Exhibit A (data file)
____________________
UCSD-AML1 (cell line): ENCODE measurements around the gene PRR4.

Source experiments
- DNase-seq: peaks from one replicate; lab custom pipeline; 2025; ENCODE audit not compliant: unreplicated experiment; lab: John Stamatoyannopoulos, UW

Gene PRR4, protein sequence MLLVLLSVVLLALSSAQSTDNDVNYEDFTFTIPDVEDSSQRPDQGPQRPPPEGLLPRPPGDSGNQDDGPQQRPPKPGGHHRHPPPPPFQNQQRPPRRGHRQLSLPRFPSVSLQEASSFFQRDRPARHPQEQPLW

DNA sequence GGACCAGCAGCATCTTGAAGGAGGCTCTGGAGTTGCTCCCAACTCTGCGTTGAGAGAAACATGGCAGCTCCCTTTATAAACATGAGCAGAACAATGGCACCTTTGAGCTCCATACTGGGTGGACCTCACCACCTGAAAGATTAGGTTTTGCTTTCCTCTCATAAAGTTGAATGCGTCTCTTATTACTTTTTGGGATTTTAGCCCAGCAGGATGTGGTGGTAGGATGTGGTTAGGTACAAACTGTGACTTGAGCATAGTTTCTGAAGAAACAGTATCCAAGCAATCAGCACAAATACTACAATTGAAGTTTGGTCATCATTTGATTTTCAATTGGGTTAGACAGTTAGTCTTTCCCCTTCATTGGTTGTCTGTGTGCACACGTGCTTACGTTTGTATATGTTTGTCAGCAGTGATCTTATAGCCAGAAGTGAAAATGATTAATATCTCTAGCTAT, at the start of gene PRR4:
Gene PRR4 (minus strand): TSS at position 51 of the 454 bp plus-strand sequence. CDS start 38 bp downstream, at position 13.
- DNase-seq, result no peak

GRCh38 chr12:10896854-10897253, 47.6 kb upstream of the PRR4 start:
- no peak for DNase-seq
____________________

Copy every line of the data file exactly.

UCSD-AML1 (cell line): ENCODE measurements around the gene PRR4.

Source experiments
- DNase-seq: peaks from one replicate; lab custom pipeline; 2025; ENCODE audit not compliant: unreplicated experiment; lab: John Stamatoyannopoulos, UW

Gene PRR4, protein sequence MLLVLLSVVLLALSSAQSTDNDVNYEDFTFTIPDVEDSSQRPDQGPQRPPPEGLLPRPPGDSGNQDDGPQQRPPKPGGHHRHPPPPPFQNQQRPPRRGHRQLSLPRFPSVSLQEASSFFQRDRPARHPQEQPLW

DNA sequence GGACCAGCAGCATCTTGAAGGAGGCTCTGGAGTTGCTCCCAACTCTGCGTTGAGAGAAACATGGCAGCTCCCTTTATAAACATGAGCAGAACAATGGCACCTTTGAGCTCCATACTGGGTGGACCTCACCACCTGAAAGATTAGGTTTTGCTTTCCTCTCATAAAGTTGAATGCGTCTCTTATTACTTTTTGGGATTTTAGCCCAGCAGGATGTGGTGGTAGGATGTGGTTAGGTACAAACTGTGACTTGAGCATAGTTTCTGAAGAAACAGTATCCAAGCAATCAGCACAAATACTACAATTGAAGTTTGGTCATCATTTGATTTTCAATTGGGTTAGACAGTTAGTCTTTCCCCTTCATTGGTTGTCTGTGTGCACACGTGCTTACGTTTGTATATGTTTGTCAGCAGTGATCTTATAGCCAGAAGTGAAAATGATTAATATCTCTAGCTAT, at the start of gene PRR4:
Gene PRR4 (minus strand): TSS at position 51 of the 454 bp plus-strand sequence. CDS start 38 bp downstream, at position 13.
- DNase-seq, result no peak

GRCh38 chr12:10896854-10897253, 47.6 kb upstream of the PRR4 start:
- no peak for DNase-seq